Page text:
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Quantitative genetics focus issue

In this issue, we are highlighting papers representing recent innovations in quantitative genetics. They reflect the extension of the discipline, on both experimental and theoretical fronts. This overview provides a brief introduction to their promise; it is aimed at the more general Heredity reader, who might otherwise be wary of quantitative genetics papers.

One paper, by Sved and Chen, describes the exploitation of recombinant inbred lines (RILs). This term refers to a series of lines descended from a cross and established at the F2 generation or later. As a line has been inbred, its genome will be homozygous for blocks descended from one parent or the other. Different lines will have different segments of the genome fixed for a different parental origin. Among other benefits, this design allows the use of large sample size and repeated experiments to assess the phenotypic effects of the genetic differences that were segregating in the initial cross.

Sved and Chen follow up their observations on the results of crossing RILs of the model laboratory plant, Arabidopsis thaliana, back to the original parental lines. They were surprised at the superior performance of many of these crosses. By scoring genetic markers, they were able to determine which segments of the genome had been made heterozygous by the crosses, and have begun to dissect out the relative importance of heterozygosity across the genome as a whole, heterozygosity at particular loci and interactions between loci (epistasis).

Investigating the nature and importance of interactions among loci has proved difficult, especially for species that are less tractable for designed crosses than model organisms such as Arabidopsis. As an alternative, a theoretical paper by Mao and Xu shows that it is possible to make efficient use of information from arbitrary complicated pedigrees with incomplete marker information. They use the genotypes at genetic markers to assess the parts of the genome that are identical by descent within pedigree. The analysis extends to different loci and different individuals within the pedigree: so, for example, it deals with the probability that two different individuals in the pedigree share a haplotype extending between two loci. Their method takes account the suite of possible patterns of identity and their relative plausibility, whereas previous approaches had attributed an average effect to each locus. Their more appropriate treatment makes it possible to evaluate efficiently the evidence that multiple loci affect a particular trait, and, in particular, whether there are interactions between the effects of each locus.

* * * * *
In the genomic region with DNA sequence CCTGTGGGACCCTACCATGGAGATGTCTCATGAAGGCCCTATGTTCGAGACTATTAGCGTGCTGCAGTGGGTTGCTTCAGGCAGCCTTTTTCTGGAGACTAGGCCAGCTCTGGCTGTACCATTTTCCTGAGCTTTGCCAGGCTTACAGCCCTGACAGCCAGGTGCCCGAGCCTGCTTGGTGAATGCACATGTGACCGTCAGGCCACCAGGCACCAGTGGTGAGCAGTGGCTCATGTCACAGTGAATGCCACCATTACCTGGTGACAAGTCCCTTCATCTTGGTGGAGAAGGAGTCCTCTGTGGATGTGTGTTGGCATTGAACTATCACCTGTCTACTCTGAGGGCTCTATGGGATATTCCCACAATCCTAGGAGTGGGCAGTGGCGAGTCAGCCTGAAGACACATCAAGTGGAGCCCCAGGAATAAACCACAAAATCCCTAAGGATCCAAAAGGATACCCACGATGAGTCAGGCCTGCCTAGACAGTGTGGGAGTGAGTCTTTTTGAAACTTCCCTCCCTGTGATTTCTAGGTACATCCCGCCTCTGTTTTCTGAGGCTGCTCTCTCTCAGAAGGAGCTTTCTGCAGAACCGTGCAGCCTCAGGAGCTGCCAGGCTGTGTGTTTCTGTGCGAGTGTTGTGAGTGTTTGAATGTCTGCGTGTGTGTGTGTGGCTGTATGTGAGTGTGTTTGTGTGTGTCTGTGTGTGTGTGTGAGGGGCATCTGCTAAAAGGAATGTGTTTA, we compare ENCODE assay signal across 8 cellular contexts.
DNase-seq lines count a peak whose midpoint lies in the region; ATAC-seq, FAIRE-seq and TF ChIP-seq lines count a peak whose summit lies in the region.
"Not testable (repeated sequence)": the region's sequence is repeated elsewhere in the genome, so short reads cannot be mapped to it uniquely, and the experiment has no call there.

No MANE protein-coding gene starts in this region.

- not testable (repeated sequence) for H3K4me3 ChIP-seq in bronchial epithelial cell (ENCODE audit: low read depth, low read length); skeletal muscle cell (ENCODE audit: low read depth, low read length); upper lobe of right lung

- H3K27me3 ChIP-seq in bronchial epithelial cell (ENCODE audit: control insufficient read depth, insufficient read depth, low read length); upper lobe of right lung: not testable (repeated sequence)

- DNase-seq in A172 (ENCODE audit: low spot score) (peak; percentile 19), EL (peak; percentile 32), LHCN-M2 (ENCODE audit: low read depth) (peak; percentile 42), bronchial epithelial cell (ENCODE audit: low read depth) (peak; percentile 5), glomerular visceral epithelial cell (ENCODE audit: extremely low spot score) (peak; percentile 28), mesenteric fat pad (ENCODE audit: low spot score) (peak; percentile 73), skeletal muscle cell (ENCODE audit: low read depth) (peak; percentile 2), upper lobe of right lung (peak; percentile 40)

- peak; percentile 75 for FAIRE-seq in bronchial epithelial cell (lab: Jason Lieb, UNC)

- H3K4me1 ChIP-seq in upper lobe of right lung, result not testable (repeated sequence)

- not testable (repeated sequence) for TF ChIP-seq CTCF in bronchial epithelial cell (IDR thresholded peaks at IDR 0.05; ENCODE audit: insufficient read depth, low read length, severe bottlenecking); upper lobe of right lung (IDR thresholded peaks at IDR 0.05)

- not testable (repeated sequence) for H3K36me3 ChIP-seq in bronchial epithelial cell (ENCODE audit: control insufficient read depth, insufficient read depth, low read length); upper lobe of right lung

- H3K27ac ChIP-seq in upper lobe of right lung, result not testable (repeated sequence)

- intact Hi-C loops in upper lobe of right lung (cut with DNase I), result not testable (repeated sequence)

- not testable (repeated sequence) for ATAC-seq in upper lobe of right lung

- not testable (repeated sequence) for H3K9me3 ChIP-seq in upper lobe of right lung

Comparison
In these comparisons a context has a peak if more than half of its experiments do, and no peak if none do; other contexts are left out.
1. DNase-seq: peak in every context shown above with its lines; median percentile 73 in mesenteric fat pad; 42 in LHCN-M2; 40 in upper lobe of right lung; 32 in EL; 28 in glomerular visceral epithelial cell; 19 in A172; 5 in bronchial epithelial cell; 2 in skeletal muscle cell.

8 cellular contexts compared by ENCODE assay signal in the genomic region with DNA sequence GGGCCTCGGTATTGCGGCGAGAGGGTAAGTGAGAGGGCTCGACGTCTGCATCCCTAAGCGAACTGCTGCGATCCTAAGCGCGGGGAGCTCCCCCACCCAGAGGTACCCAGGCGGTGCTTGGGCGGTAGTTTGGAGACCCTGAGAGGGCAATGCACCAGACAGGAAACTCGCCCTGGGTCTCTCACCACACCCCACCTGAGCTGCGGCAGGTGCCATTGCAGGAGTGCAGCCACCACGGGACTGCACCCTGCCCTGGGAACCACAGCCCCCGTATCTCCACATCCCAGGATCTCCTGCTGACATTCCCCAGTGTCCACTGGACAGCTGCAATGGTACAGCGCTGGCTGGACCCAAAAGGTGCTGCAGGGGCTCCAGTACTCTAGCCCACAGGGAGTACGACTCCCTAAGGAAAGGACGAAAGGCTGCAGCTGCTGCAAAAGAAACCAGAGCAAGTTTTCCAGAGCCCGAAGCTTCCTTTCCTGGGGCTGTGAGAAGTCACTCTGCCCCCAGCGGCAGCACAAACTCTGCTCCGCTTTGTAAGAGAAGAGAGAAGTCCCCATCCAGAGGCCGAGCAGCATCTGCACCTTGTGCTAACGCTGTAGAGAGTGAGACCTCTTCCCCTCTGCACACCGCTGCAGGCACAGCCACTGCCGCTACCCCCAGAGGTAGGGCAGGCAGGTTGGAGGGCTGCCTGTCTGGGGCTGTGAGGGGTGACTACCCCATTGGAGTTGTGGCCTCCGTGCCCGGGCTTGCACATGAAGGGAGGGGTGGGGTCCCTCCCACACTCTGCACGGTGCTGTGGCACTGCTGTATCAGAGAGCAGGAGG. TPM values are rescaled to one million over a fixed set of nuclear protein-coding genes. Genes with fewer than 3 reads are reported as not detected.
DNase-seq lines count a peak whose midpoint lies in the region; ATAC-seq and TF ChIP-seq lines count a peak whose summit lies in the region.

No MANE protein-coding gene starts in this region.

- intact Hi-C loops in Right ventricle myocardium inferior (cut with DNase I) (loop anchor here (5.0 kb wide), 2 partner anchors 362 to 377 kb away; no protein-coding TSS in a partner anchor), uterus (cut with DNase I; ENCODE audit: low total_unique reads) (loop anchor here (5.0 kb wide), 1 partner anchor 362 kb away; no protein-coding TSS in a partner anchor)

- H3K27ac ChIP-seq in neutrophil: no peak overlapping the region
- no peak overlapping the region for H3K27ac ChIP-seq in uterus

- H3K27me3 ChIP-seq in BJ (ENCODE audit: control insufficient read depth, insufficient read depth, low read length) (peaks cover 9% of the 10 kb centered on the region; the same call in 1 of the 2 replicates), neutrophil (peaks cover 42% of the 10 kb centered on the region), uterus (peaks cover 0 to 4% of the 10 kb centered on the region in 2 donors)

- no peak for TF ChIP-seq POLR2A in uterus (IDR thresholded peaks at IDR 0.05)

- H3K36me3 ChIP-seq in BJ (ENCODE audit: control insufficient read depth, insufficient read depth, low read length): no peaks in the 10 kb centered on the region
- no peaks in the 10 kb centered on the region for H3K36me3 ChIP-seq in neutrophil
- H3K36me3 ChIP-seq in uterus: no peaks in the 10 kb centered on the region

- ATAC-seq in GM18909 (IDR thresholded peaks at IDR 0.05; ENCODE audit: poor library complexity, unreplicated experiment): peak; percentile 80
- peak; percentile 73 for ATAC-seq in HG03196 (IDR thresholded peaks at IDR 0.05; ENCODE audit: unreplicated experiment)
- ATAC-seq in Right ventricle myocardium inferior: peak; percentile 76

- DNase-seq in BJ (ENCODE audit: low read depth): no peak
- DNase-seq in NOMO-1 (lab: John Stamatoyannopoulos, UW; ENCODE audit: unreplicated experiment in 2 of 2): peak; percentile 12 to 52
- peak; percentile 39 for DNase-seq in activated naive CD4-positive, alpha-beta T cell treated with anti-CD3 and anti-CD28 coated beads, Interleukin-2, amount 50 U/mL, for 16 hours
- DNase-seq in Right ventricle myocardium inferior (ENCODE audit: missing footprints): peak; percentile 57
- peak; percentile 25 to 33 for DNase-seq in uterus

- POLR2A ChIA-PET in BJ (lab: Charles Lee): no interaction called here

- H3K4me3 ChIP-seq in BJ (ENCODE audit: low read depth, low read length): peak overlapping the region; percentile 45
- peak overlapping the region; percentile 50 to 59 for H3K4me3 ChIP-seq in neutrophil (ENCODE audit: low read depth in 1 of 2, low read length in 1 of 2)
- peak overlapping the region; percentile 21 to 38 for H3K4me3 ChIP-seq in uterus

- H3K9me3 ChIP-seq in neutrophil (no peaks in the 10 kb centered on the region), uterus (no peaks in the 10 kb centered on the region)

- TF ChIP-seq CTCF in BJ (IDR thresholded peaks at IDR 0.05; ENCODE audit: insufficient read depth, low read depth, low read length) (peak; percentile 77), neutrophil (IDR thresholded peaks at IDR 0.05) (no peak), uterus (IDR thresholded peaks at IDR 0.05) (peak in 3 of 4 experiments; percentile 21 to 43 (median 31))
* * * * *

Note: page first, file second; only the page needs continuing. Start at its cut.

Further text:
Leamy et al's quantitative analysis of the genetic variation that underlies variation in fluctuating asymmetry (FA; nondirectional differences between left and right sides of bilateral characters) in the size and shape of mouse molars illustrates just how important taking account of such epistatic effects can be. Their whole genome scan only turned up two quantitative trait loci (QTLs) that significantly affected FA in molar shape but showed that about 20% of the total variance for FA of both size and shape was attributable to epistatic interactions among loci.